DDG 113 John Finn
One of the Navy's newest Arleigh Burke-class guided-missile destroyer, USS John Finn (DDG 113), was brought to life and into the fleet July 15 at Hawaii's Pearl Harbor - a fitting commissioning venue, as the namesake's Dec. 7, 1941, heroic actions 30 miles away at Kaneohe Bay are the stuff of Navy legend.
The future USS John Finn (DDG 113) was launched at the Huntington Ingalls Industries (HII) shipyard 28 March 2015. During launch the drydock was flooded allowing the 637-foot floating dock to slowly submerge until the ship was afloat. Once the drydock was fully submerged, the ship was pulled by tugs to HII's south berth where the ship will continue outfitting in preparation for test and activation and eventual delivery to the Navy. The next major milestone is the ship's Aegis system light off planned for later this year.
"This is the first DDG 51 class ship to launch in almost four years and we're both proud and excited with the progress the program is making," said Capt. Mark Vandroff, DDG 51 class program manager, Program Executive Office (PEO) Ships. "I look forward to John Finn joining the fleet and the other ships of her class to continue in the legacy of success that is the Arleigh Burke destroyer."
John Finn is the 63rd Arleigh Burke (DDG 51) class destroyer, and the first of the DDG 51 Flight IIA restart ships. HII had three DDG 51 destroyers under construction at the yard and an additional four under contract. The keel of DDG 113 was laid in November 2013, and the christening ceremony was planned for May 2. "DDG 51 production is in full swing at the shipyard," said Vandroff. "The Navy and shipbuilder are working closely together to ensure continued quality and value as production continues on the restart ships."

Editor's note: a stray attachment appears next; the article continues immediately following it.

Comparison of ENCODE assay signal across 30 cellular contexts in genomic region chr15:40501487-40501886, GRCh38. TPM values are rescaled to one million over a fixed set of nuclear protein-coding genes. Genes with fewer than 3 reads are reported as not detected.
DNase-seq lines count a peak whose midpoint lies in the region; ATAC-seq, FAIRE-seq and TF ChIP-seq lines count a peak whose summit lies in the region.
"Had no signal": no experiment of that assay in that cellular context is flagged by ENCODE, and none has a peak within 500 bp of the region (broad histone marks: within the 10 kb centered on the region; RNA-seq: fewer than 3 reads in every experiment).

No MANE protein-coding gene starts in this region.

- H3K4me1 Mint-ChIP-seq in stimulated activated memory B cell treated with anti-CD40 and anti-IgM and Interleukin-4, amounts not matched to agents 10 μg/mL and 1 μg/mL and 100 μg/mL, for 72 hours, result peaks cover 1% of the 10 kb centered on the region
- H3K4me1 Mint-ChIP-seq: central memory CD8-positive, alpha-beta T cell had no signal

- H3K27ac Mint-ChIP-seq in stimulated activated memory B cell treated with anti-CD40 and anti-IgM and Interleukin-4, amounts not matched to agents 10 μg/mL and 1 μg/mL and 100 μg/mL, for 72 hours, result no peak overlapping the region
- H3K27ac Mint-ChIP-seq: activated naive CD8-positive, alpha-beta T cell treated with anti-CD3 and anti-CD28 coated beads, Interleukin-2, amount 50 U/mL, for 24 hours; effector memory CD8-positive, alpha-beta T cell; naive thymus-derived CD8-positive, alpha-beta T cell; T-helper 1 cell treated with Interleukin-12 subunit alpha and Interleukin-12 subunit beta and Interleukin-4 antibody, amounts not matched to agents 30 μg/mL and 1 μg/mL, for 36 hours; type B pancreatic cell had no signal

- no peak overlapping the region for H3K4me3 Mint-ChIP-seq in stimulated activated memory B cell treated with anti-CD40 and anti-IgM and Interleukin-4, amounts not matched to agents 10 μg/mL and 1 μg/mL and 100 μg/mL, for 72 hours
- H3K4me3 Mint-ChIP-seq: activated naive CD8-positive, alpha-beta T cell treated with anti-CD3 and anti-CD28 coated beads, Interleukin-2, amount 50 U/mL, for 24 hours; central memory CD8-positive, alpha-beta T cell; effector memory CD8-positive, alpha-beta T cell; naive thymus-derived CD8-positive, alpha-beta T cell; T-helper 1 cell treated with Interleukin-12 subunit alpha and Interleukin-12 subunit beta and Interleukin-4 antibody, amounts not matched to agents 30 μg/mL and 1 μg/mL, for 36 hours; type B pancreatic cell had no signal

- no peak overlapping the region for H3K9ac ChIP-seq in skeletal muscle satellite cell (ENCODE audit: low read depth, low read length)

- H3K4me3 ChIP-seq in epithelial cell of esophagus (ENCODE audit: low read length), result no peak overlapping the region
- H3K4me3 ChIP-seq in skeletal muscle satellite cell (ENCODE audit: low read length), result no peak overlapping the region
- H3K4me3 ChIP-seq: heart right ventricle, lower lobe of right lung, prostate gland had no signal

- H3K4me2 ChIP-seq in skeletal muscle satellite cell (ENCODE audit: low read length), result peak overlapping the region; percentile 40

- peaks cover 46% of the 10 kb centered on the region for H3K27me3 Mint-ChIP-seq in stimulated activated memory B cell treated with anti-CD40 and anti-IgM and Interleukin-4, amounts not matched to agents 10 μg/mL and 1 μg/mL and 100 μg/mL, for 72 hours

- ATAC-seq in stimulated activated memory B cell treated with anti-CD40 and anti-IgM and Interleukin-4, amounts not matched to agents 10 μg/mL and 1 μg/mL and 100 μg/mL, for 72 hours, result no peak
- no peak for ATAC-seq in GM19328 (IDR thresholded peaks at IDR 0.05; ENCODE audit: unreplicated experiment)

John Finn will be equipped with the Navy's Aegis Combat System, the world's foremost integrated naval weapons system. Once operational, the multi-mission surface combatant will serve as an integral player in global maritime security, engaging in air, undersea, surface, strike and ballistic missile defense. DDG 51 Flight IIA ships will provide increased capabilities over previous flights of Arleigh Burke destroyers, including advances in anti-submarine warfare, command and control, and anti-surface warfare.
The destroyer was named in honor of Lt. John William Finn, who as a Chief Petty Officer served at Naval Air Station Kanoehe Bay, Oahu, Territory of Hawaii on Dec. 7, 1941 during the Japanese air raid that struck that facility and others on Oahu. While under heavy machine gun fire, chief aviation ordnanceman Finn manned a .50-caliber machinegun mounted on an instruction stand in a completely exposed section of the parking ramp. Painfully wounded multiple times, he had to be convinced to leave his post. After receiving first aid treatment, he overcame the severe pain of his injuries and returned to the squadron area to supervise the rearming of returning planes.
At age 100, Finn was the oldest surviving recipient of the nation’s highest medal for valor and the only recipient still alive among those who received the medal for actions during the attack of Dec. 7, 1941. In June 1942, Finn was temporarily commissioned as an Ensign, rising in rank to Lieutenant two years later.
|Join the GlobalSecurity.org mailing list|